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It is the hind, too, that, as already1 stated, first made us acquainted with dictamnon,2 or dittany; for when wounded, it eats some of this plant, and the weapon immediately falls from the body. This plant grows nowhere3 but in Crete. The branches of it are remarkably thin; it resembles pennyroyal in appearance, and is hot and acrid to the taste. The leaves are the only part employed, it being destitute of4 blossom, seed, and stem: the root is thin., and never used. In Crete even, it is found growing only in a very limited locality, and is sought by goats with singular avidity.

In place of it, the pseudodictamnum5 is employed, a plant that is found growing in many countries. In leaf it is similar to the other, but the branches are more diminutive: by some persons it is known as "chondris." Its properties not being so strongly developed, the difference is immediately recognized: for an infusion of the very smallest piece of the real dittany, is sufficient to burn the mouth. The persons who gather it are in the habit of enclosing it in a stem of fennel-giant or in a reed, which they close at the ends that the virtues of it may not escape. Some persons say, that both plants grow indiscriminately in numerous localities, the inferior sort being the produce of rich soils, and the genuine dittany being found nowhere but in rugged, uncultivated spots.

There is, again, a third6 plant called "dictamnum," which, however, has neither the appearance nor the properties of the other plant so called; the leaves of it are like those of sisymbrium,7 but the branches are larger.

There has long been this impression with reference to Crete, that whatever plant grows there is infinitely superior in its properties to a similar plant the produce of any other country; the second rank being given to the produce of Mount Parnassus. In addition to this, it is generally asserted that simples of excellent quality are found upon Mount Pelion in Thessaly, Mount Teleuthrius in Eubœa, and throughout the whole of Arcadia and Laconia. Indeed, the Arcadians, they say, are in the habit of using, not the simples themselves, but milk, in the spring season more particularly; a period at which the field plants are swollen with juice, and the milk is medicated by their agency. It is cows' milk in especial that they use for this purpose, those animals being in the habit of feeding upon nearly every kind of plant. The potent properties of plants are manifested by their action upon four-footed animals in two very remarkable instances: in the vicinity of Abdera and the tract known as the Boundary8 of Diomedes, the horses, after pasturing, become inflamed with frantic fury; the same is the case, too, with the male asses, in the neighbourhood of Potniæ.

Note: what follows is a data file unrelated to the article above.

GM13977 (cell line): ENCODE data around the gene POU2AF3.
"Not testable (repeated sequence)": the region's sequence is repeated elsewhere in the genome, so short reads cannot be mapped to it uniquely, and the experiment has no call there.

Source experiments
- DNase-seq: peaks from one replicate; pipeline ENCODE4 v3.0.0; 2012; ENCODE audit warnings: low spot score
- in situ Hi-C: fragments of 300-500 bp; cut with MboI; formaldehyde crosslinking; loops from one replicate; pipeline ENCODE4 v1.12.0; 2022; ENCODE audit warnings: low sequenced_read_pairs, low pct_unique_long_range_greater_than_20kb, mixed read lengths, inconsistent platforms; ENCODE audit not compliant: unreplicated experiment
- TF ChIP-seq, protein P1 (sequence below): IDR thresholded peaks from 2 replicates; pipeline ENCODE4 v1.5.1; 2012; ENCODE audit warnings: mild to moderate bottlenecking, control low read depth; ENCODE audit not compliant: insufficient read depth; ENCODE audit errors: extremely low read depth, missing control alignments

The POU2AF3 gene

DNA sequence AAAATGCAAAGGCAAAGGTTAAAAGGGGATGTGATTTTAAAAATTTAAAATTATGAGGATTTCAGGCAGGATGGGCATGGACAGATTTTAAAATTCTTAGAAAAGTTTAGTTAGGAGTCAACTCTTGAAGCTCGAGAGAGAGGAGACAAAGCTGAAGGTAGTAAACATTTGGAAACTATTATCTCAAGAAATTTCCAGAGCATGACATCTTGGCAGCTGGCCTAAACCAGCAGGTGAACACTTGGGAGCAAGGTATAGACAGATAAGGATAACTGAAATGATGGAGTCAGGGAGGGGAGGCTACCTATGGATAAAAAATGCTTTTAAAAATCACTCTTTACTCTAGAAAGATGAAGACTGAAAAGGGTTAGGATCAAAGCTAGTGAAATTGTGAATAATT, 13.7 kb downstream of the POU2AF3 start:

1 In B. viii. c. 41.

2 The Origanum dictamnus of Linnæus, Dittany of Candia.

3 This is an error: it grows, and doubtless did in Pliny's time, in numerous other places; but that of Mount Ida in Crete was held in the highest esteem.

4 It has all three, in fact; as Fée says, it is evident that Pliny never saw it. Its medicinal properties are no longer held in any esteem.

5 "False-dittany." It is generally identified with the Marrubium pseudodictamnus of Linnæus, the Shrubby white horehound; though perhaps on insufficient grounds.

6 Fée is inclined, with Sprengel, to identify it with the Origanum Creticum of Linnæus. Other commentators have suggested the Origanum Tournefortii, the Thymus mastichina of Linnæus, and the Marrlbiurm acetabulosum of Linnæus.

7 See B. xx. c. 91.

8 "Limes Diomedis."

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